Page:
Meanwhile the illegal software was being returned to me. This was getting ridiculous. So when I received the package, I wrote to the seller one last time to ask for their correct address, informing him that if I didn’t hear from him within two days, my next step would be to appeal to PayPal’s Resolution Center. Well, I hadn’t heard anything from him since they shipped the software to me, and predictably, I didn’t hear from him this time either. So, that Friday night I filed a dispute claim with PayPal. It took a while because the claim description could only be 2000 characters, and the one I had written beforehand was a lot longer! But I successfully pared it down and hit submit.
The site said that their investigation could take up to 30 days, but I wasn’t in a hurry. I figured they’d probably start on it the next day, request some supporting information, like the e-mails between the seller and me, the seller would be elusive, and it would take at least a week. So I put it out of my mind and went on with my web surfing. A while later I checked my e-mail. There was the message confirming my claim, timestamped at 11:45. But then there were two others: “Receipt for Your Refund” and “Resolution of Buyer Complaint Case,” timestamped at 12:24—39 minutes later!!! I couldn’t believe it. I logged on to PayPal and checked the dispute details, and there it was, “Refund initiated,” and the “actor” was the seller. I guess he was up late too, although in the status details PayPal did say, “We have granted this claim.” Maybe they moved the funds themselves and attributed it to the seller for some reason. Anyway, there was my money, sitting in my account. I instructed PayPal to transfer it back to my bank. And that was that! There was no message from the seller, and I still didn’t have his address, so I tossed the package in my closet, unopened. It’ll make a good prop for the story, I guess.
And the day before, Thursday, I had finally finished my long programming project. So all my problems were finally resolved. Whew! My mind was free at last.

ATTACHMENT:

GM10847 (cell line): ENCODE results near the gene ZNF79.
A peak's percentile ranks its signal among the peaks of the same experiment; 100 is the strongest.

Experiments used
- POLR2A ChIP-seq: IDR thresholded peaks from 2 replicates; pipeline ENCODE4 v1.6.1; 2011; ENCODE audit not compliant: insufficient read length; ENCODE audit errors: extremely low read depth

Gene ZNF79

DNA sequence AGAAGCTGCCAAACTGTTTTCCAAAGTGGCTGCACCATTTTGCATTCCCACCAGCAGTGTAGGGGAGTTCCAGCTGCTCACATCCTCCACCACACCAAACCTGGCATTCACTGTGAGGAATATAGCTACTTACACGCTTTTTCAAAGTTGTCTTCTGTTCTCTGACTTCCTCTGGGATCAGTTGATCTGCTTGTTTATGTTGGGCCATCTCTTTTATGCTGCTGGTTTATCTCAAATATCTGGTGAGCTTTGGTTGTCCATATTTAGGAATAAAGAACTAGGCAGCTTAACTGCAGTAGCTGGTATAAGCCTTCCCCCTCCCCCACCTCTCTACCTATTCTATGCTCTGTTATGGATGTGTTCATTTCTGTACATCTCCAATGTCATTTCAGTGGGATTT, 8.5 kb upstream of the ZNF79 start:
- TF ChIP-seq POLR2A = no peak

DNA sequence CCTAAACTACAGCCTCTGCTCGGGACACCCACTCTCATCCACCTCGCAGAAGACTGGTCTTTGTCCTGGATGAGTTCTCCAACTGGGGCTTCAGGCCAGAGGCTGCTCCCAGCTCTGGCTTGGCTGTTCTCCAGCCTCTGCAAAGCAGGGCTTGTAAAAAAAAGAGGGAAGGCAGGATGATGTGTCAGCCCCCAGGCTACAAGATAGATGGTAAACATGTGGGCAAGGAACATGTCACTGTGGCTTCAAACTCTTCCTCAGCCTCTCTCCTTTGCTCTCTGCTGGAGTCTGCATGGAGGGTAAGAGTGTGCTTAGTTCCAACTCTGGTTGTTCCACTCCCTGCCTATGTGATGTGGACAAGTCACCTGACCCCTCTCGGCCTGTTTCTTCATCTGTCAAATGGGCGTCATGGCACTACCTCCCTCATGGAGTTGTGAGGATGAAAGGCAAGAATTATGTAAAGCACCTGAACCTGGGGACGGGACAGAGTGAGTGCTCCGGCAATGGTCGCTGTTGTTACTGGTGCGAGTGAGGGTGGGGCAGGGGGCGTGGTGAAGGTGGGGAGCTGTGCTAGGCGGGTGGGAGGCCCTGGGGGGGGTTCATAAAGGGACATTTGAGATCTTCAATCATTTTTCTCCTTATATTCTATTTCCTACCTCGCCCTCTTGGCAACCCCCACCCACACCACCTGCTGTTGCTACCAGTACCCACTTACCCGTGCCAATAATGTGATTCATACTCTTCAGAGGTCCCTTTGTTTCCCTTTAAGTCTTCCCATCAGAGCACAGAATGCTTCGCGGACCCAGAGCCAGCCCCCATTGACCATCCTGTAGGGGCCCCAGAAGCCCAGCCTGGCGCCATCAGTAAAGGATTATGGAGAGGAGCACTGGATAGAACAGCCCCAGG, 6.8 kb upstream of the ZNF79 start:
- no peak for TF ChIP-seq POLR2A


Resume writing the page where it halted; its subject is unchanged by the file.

I learned a few things from these experiences. First, it’s better not to try to defend yourself with some people, because it won’t work. Just say, “Sorry,” or something and let it drop. It’s more important to defend yourself when a close relationship is at stake. I haven’t worked out all the ins and outs of this issue yet, but it does come up every once in a while.
Second, programming can be an unpredictable task. The people on the Enterprise may be able to pull off huge engineering feats in a few minutes, but in the real world it doesn’t work that way. Even I was surprised at how long this project took. But now I’m more aware for the future. Every program I write teaches me things. Well, except for the quick and easy ones that just sort an array or something.
Third, buying software is tricky, especially over the Internet, especially on eBay. I’ve learned to look for certain signs. The photo should look like it was taken by the seller, not stolen from an advertisement. The description should make it clear that the software isn’t the academic version (which can only be sold to academic institutions), an upgrade (which you need an earlier version to install), OEM (Original Equipment Manufacturer—the version that can only be sold with a new computer), or volume licensing/media only (unless you’re buying it in bulk). The seller should have feedback from previous buyers—my seller had feedback from sellers but not buyers, possibly because all his auctions were being removed and none of the buyers could leave feedback. He is now no longer a registered member of eBay, fortunately.